|Publication number||US4527381 A|
|Application number||US 06/541,759|
|Publication date||Jul 9, 1985|
|Filing date||Oct 13, 1983|
|Priority date||Oct 13, 1983|
|Publication number||06541759, 541759, US 4527381 A, US 4527381A, US-A-4527381, US4527381 A, US4527381A|
|Inventors||Harry F. Mann|
|Original Assignee||Sperry Corporation|
|Export Citation||BiBTeX, EndNote, RefMan|
|Patent Citations (9), Referenced by (30), Classifications (12), Legal Events (7)|
|External Links: USPTO, USPTO Assignment, Espacenet|
The present invention relates to harvester apparatus and in particular to a device which permits but controls relative movement between the cutting element or header and the associated combine harvesting unit from which the header is supported.
It is generally desirable for headers of combine harvesters to be able to have at least some movement capability relative to the remainder of the harvester unit; that is, it is desirable for the header to be able to rotate about a longitudinal axis whereby the lateral ends of the header may rise (or drop) in response to terrain variations over which the harvester passes. This motion will be herein termed as "lateral flotation". It is desirable to provide a harvester apparatus having a lateral flotation capability and also to provide means for controlling this lateral flotation movement.
Furthermore, it has been found that certain headers require considerable out-of-balance compensation. For example, the left side of crop harvesting headers, when viewed from the rear, is generally heavier than the right side. It would, therefore, be desirable to provide a means for compensating for this unbalanced weight distribution in combine headers in conjunction with the provision of a lateral flotation mechanism.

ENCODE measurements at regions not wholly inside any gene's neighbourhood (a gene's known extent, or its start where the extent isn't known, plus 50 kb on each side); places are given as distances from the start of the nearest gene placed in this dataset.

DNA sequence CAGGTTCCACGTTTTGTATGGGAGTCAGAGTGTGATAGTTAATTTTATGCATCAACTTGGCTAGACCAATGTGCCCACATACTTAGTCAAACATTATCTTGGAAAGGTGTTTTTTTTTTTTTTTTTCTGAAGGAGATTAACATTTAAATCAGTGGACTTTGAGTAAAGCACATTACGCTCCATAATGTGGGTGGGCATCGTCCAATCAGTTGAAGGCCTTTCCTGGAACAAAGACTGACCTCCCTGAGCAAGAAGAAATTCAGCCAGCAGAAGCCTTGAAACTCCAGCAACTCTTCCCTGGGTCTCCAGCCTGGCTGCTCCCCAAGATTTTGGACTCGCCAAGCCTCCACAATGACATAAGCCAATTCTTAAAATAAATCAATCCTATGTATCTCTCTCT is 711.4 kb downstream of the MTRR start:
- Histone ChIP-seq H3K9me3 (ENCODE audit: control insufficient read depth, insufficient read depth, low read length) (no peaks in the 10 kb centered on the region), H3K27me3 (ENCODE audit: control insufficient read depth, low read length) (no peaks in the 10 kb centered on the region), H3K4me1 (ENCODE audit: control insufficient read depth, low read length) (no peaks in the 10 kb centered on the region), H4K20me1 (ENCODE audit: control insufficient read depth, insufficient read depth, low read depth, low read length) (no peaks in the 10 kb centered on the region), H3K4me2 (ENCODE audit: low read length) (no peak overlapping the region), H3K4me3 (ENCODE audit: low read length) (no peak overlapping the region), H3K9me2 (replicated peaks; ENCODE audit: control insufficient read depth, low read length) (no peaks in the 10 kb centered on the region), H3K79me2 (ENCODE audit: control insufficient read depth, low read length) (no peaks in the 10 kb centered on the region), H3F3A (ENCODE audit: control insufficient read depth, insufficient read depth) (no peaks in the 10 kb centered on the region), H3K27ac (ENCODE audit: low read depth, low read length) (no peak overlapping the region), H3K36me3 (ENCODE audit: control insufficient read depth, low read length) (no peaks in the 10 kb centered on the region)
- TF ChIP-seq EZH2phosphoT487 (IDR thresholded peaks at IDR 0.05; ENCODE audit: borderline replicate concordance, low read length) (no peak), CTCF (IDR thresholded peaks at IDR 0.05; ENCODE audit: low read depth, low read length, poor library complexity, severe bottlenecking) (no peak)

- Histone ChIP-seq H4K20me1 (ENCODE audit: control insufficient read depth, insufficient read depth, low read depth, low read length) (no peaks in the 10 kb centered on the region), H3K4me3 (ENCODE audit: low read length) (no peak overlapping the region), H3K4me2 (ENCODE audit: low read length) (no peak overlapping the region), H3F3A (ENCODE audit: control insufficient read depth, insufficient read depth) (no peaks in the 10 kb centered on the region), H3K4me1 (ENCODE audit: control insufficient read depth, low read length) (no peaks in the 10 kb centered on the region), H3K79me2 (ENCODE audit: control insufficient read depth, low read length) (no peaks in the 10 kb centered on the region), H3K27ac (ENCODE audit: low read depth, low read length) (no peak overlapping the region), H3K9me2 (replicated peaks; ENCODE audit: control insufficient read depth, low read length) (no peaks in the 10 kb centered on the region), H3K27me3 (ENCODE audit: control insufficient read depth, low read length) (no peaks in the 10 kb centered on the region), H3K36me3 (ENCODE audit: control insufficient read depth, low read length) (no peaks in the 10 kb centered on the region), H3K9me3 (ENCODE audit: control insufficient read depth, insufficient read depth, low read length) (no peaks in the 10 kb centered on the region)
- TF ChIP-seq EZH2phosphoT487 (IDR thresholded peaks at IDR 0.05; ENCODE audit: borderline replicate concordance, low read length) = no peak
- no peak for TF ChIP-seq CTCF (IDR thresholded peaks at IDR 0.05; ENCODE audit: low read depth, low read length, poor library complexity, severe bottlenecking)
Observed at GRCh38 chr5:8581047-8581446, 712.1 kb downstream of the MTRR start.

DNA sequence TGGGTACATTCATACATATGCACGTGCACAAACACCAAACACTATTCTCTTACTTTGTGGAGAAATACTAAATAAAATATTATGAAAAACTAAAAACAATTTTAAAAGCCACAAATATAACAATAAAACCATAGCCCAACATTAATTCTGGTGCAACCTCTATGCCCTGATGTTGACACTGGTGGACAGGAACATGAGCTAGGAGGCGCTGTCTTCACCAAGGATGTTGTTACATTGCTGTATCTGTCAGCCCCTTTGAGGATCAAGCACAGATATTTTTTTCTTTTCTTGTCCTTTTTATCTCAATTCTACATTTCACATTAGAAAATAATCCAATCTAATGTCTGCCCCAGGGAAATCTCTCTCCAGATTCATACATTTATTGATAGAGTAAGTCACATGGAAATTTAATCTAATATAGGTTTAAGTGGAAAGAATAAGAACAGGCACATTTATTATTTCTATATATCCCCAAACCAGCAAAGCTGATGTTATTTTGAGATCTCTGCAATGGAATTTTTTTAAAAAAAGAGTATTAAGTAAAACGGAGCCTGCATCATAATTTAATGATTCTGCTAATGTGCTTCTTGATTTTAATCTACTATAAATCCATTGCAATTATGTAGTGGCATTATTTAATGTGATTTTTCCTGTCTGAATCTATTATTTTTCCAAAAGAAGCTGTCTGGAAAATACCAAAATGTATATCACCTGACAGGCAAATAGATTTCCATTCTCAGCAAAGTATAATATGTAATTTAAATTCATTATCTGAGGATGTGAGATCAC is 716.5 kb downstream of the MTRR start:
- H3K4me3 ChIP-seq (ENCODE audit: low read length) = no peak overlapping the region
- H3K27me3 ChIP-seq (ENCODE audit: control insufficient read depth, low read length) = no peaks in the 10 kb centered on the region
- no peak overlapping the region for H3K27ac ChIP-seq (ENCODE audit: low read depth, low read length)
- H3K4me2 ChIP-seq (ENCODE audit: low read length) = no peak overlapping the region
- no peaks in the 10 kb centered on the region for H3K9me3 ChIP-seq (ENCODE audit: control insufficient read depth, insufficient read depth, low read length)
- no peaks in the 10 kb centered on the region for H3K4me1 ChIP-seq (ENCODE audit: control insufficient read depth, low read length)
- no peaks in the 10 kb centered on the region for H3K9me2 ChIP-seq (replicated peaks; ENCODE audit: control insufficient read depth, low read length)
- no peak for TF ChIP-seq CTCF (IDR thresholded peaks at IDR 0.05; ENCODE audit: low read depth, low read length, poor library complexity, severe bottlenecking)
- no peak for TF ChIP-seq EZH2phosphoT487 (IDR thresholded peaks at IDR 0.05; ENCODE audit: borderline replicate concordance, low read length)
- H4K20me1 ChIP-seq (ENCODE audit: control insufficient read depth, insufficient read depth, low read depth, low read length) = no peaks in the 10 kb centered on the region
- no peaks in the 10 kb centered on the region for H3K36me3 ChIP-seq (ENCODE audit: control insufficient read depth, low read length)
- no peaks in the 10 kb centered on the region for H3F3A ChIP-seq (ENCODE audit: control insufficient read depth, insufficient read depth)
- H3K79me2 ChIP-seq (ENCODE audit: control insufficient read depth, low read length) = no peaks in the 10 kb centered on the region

Accordingly, the present invention provides in harvester apparatus having a header for receiving and feeding crop material to a combine harvesting unit, the improvement including a header support unit, the improvement including a header support means comprising pivotal means for supporting said header for rotation about a substantially longitudinal axis relative to said combine harvesting unit, and means for applying a predetermined stabilizing moment in at least one direction about said longitudinal axis the arrangement being such that in the absence of any external load, said header is maintained in a stable predetermined relationship relative to the combine harvesting unit. Preferably equal and opposite predetermined stabilizing moments are applied to said header about the longitudinal axis.
In operation, in consequence of any external force, for example applied by variations in terrain, applied to the header causing a turning moment about the longitudinal axis exceeding the stabilizing moment applied by the support means about the same axis, will cause the header to rotate in the direction of the applied moment. Once the displacing turning moment ceases to act on the header or is sufficiently reduced in magnitude, the support means returns the header to its original predetermined relationship with the combine harvester unit.
There is also provided, according to the present invention, in a harvester apparatus having open type header for receiving and feeding crop material to a combine harvesting unit, the improvement including a header support means comprising pivotal means for supporting said header for rotation about a substantially longitudinal axis relative to said combine harvesting unit, and hydraulic means for applying a predetermined stabilizing moment in at least one direction about said longitudinal axis, said hydraulic means being under at least the partial influence of the weight of said header, the arrangement being such that the header attitude is automatically stabilized under varying conditions presented during travel over rough and undulating terrain.